On Jordanian Names


In Jordanian villages, girls and boys are known by their first names or diminutives of their first names, but men and women, i.e. married people, mostly only use their first names in the workplace. Among friends, family and neighbors, they are known by their relationships, by their kunya.

The kunya consists of two parts: umm or abu, and the name of the eldest child. In theory, a parent can choose be known by the name of his or her eldest daughter (I know a few binational Arab Americans who have), but in practice it is almost always the eldest son. The prefix umm means mother, and the prefix abu means father. For example, my school headmistress and neighbor in the Peace Corps was known in school as sid Muna, sid being a term of respect like “Mrs.” or “madam.” At home, however, she was Umm Hashem, the mother of Hashem. She had a daughter who was older, but was known by her eldest son. Umm Hashem’s husband was Abu Hashem.

(I capitalize Umm and Abu here because it is an English language convention to capitalize names, whereas Arabic has no capital letters as such.)

Some women, like the new young wife of the sheikh at the mosque across the street, may become known by their kunya even before they become pregnant with their first child. She was known as Umm Muhammad, because the sheikh planned to name her first son Muhammad. The sheikh, on the other hand, was known by a different kunya, already having sons from his first marriage.


The neighbors used to give me funny looks when I referred to dar ummii—my mother’s house. “Isn’t your father alive?” they would ask. (He is.) Families in Jordan are known by the name of the head of household, and generally the only women who are heads of household are widows.

The convention is to use the word dar—house, followed by the husband’s name. The headmistress’s home and family were referred to as dar Mohammad, her sister’s home and family were dar Radhwan, and so on. Usually given names were used, though my Jordanian grandfather’s home was known as dar Abu Radhi; I have no idea what his given name actually was.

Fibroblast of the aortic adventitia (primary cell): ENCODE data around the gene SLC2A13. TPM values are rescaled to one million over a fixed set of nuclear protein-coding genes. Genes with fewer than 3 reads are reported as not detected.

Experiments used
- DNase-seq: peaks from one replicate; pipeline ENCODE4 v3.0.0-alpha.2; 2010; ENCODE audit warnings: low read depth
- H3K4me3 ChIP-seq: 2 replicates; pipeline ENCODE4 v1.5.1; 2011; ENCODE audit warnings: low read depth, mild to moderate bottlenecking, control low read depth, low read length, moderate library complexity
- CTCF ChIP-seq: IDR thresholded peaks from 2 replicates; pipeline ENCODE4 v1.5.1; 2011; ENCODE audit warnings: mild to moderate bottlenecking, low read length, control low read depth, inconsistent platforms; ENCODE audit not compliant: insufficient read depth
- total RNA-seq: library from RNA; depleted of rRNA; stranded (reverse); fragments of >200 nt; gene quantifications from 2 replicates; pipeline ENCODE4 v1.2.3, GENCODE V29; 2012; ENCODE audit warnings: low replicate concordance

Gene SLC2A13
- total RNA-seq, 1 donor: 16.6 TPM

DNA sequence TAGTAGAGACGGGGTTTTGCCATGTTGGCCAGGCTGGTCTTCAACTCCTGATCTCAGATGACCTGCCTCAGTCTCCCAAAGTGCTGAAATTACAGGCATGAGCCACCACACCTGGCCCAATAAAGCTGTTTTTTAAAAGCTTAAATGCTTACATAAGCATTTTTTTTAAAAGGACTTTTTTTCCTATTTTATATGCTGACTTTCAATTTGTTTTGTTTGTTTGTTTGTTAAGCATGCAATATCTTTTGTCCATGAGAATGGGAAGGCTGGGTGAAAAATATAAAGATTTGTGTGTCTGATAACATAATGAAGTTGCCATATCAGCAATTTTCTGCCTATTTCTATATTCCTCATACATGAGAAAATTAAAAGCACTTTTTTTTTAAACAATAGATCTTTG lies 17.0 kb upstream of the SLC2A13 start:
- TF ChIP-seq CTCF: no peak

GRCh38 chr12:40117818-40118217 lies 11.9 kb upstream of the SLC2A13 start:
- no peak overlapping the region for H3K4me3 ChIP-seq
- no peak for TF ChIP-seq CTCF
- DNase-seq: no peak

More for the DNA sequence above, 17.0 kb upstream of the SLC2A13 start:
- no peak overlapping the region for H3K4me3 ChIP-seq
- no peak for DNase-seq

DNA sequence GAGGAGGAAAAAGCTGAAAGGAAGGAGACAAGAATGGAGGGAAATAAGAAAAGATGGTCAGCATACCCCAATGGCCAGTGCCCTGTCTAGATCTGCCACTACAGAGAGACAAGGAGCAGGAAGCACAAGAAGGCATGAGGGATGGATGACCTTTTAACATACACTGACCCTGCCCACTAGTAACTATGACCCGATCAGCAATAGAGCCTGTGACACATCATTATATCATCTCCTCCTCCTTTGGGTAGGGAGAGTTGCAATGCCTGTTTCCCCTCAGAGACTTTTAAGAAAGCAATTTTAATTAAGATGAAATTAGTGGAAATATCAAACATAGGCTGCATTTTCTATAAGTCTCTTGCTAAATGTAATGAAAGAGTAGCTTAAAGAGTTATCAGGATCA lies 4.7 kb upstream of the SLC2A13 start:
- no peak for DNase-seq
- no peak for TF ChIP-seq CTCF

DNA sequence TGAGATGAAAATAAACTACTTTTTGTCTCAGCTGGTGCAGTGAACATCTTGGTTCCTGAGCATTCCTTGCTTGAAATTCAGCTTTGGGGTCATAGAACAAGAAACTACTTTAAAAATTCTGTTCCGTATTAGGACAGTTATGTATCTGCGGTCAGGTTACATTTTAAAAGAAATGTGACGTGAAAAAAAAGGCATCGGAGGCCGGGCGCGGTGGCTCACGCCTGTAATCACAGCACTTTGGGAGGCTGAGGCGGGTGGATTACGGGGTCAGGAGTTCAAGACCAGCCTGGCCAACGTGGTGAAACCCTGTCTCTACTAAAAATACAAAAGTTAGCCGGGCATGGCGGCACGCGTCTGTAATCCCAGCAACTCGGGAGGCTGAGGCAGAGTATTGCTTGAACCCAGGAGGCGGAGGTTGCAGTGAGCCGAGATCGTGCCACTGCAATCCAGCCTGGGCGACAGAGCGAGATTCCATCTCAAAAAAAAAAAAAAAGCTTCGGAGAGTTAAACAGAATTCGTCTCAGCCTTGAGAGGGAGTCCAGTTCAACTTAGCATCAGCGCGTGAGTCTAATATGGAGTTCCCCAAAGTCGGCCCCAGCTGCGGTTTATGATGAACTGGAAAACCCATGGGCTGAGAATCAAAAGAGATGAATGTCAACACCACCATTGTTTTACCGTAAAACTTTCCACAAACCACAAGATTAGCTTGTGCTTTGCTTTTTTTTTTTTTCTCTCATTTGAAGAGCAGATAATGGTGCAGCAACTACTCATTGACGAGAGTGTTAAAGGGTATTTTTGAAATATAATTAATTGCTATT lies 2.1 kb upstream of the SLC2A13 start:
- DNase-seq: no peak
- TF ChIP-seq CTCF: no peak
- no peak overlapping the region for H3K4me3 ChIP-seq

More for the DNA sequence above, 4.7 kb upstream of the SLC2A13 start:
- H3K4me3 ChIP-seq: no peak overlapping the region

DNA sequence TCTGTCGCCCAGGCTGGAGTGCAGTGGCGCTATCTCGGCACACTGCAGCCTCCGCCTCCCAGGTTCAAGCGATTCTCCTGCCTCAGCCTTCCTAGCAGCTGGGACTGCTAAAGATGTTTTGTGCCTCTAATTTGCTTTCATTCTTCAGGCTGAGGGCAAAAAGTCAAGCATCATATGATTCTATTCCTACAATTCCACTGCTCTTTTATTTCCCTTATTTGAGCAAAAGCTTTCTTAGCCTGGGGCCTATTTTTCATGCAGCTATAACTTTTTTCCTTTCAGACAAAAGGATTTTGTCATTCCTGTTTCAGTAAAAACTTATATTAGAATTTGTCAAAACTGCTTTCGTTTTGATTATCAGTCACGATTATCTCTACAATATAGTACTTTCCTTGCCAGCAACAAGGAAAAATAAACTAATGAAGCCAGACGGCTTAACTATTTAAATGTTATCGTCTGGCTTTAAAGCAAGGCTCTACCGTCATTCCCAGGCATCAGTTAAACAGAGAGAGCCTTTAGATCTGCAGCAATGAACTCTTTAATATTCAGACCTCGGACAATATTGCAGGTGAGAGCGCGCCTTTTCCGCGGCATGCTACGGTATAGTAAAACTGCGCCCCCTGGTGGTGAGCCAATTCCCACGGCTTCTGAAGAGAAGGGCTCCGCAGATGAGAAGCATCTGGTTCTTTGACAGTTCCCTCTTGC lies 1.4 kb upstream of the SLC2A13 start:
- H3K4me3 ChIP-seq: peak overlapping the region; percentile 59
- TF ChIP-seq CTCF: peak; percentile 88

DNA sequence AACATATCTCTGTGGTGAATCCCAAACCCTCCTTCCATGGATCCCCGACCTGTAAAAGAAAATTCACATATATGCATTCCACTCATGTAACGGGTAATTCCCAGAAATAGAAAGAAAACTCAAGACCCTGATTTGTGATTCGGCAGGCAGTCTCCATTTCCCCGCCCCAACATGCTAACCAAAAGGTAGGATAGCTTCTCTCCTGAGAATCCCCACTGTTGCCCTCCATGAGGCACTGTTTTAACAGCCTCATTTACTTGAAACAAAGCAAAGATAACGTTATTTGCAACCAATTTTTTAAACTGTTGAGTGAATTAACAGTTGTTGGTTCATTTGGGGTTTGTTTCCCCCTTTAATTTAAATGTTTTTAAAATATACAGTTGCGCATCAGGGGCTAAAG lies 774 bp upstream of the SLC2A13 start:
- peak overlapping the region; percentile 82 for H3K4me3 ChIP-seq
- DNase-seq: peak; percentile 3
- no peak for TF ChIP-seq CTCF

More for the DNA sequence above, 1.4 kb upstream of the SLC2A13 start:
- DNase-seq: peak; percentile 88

At school, it was common to have several students with the same first name. My first grade class, for example, had two girls named Selsabeel. A boys’ classroom might have five or six students named Muhammad. In a village as small as mine, they also all had the same tribe and family names: Harahsheh of the Bani Hassan. They were distinguished, then, by their fathers’ names: Selsabeel Muhammad and Selsabeel Nasser; Muhammad Radhwan and Muhammad Nusri.

Formally, in Jordan and Saudi and many other Arab countries, your name for government purposes follows a very specific format: your name, your father’s name, your grandfather’s name, and your surname. For example, Muhammad Radhwan Ahmed al-Harahsheh is the son of Radhwan and the grandson of Ahmed. His father’s name is Radhwan Ahmed Muhammad al-Harahsheh, the son of Ahmed and the grandson of Muhammad. In Saudi, this is often further clarified by the use of “bin” for son or “bint” for daughter, for example, the brother and sister Muhammad bin Radhwan bin Ahmed al-Harahsheh and Ayat bint Radhwan bin Ahmed al-Harahsheh, or the Saudi Crown Prince Muhammad bin Salman. (This is different, however, from a name like Bin Laden that, while technically meaning “son of Laden,” is actually the family surname, like the Jordanian tribe Bani Hassan is “the sons of Hassan.”)

This isn’t unique to Arabic. Hebrew uses “ben” instead of “bin,” and you see this in names like Benjamin (son of the right hand–yameen). English and most Scandinavian languages used to use this convention – it’s where we get names like Anderson, the son of Ander – and still today in Iceland, your last name is your father’s first name with the suffix -son or -dóttir, as in the Prime Minister Katrín Jakobsdóttir and her husband Gunnar Sigvaldason.

Hajja and Hajji:

It is incumbent upon every Muslim man and woman, as they are able, to journey once to Mecca — the home city of the Prophet Mohammad and site of the holiest of holies, the Ka’aba — and Medina — the world’s first city governed by Muslim tradition. This pilgrimage is called the Hajj, and a person who has made Hajj is known forever after as a pilgrim — Hajja for a woman, and Hajji for a man. Sometimes a pious older Muslim who doesn’t have the financial means to make the pilgrimage, once he or she reaches a certain age, still becomes known as Hajji Nasri or Hajja Iman, etc.

A Note On Gendering:

As a language, Arabic assigns gender to everything: nouns, adjectives, verbs, even adverbs, and certainly pronouns. Even “you” has six forms: singular masculine, singular feminine, dual masculine (“you two guys”), dual feminine, plural masculine, plural feminine. Once, while translating for a social justice cause, I was asked to create text with gender neutral language. While I wholeheartedly support this concept in English, it doesn’t exist in Arabic. 

I contacted an Arab friend of mine who has, at great risk for his personal safety, been an outspoken advocate for trans Arabs, especially refugees. I asked what pronouns the trans community in his country preferred. At first he didn’t understand the question. Then he said, “I know this is something you’re talking about in America. Honestly, we have so many other things to worry about here, this isn’t even a topic of conversation.”